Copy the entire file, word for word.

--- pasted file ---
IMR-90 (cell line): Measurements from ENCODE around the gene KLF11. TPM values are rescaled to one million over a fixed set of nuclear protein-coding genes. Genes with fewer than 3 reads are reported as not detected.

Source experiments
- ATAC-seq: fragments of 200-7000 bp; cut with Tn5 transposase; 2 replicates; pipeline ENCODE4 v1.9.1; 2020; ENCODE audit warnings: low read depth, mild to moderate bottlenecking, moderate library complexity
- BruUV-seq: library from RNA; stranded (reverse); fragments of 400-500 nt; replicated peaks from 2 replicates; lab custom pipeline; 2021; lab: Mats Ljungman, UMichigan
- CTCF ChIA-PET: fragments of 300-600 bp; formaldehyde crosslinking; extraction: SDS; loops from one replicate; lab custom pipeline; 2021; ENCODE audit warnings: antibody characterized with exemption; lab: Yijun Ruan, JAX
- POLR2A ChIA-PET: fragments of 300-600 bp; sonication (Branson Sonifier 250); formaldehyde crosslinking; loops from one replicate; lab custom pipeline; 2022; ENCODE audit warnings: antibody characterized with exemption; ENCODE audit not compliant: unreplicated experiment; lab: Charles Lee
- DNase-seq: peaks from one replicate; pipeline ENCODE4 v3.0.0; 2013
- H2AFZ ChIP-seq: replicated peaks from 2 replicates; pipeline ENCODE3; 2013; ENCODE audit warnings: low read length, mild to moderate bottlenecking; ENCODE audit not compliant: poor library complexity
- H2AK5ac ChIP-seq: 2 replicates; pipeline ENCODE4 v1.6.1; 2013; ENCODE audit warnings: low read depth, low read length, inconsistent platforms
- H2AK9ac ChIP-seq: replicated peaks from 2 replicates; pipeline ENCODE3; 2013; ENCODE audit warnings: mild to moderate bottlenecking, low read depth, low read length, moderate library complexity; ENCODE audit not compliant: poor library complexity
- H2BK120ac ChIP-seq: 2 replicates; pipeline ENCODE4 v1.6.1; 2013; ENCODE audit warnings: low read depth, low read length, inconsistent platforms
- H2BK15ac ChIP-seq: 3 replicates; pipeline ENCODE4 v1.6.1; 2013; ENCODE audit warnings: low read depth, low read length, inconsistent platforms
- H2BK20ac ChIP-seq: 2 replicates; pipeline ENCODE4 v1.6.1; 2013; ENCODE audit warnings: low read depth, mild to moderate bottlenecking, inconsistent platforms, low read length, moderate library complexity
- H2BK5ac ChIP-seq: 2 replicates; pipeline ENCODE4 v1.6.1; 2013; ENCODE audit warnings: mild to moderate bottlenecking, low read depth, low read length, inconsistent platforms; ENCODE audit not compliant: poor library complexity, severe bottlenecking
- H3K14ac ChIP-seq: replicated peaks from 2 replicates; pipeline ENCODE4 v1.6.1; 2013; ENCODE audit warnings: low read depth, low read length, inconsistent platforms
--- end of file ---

IMR-90 (cell line): Measurements from ENCODE around the gene KLF11. TPM values are rescaled to one million over a fixed set of nuclear protein-coding genes. Genes with fewer than 3 reads are reported as not detected.

Source experiments
- ATAC-seq: fragments of 200-7000 bp; cut with Tn5 transposase; 2 replicates; pipeline ENCODE4 v1.9.1; 2020; ENCODE audit warnings: low read depth, mild to moderate bottlenecking, moderate library complexity
- BruUV-seq: library from RNA; stranded (reverse); fragments of 400-500 nt; replicated peaks from 2 replicates; lab custom pipeline; 2021; lab: Mats Ljungman, UMichigan
- CTCF ChIA-PET: fragments of 300-600 bp; formaldehyde crosslinking; extraction: SDS; loops from one replicate; lab custom pipeline; 2021; ENCODE audit warnings: antibody characterized with exemption; lab: Yijun Ruan, JAX
- POLR2A ChIA-PET: fragments of 300-600 bp; sonication (Branson Sonifier 250); formaldehyde crosslinking; loops from one replicate; lab custom pipeline; 2022; ENCODE audit warnings: antibody characterized with exemption; ENCODE audit not compliant: unreplicated experiment; lab: Charles Lee
- DNase-seq: peaks from one replicate; pipeline ENCODE4 v3.0.0; 2013
- H2AFZ ChIP-seq: replicated peaks from 2 replicates; pipeline ENCODE3; 2013; ENCODE audit warnings: low read length, mild to moderate bottlenecking; ENCODE audit not compliant: poor library complexity
- H2AK5ac ChIP-seq: 2 replicates; pipeline ENCODE4 v1.6.1; 2013; ENCODE audit warnings: low read depth, low read length, inconsistent platforms
- H2AK9ac ChIP-seq: replicated peaks from 2 replicates; pipeline ENCODE3; 2013; ENCODE audit warnings: mild to moderate bottlenecking, low read depth, low read length, moderate library complexity; ENCODE audit not compliant: poor library complexity
- H2BK120ac ChIP-seq: 2 replicates; pipeline ENCODE4 v1.6.1; 2013; ENCODE audit warnings: low read depth, low read length, inconsistent platforms
- H2BK15ac ChIP-seq: 3 replicates; pipeline ENCODE4 v1.6.1; 2013; ENCODE audit warnings: low read depth, low read length, inconsistent platforms
- H2BK20ac ChIP-seq: 2 replicates; pipeline ENCODE4 v1.6.1; 2013; ENCODE audit warnings: low read depth, mild to moderate bottlenecking, inconsistent platforms, low read length, moderate library complexity
- H2BK5ac ChIP-seq: 2 replicates; pipeline ENCODE4 v1.6.1; 2013; ENCODE audit warnings: mild to moderate bottlenecking, low read depth, low read length, inconsistent platforms; ENCODE audit not compliant: poor library complexity, severe bottlenecking
- H3K14ac ChIP-seq: replicated peaks from 2 replicates; pipeline ENCODE4 v1.6.1; 2013; ENCODE audit warnings: low read depth, low read length, inconsistent platforms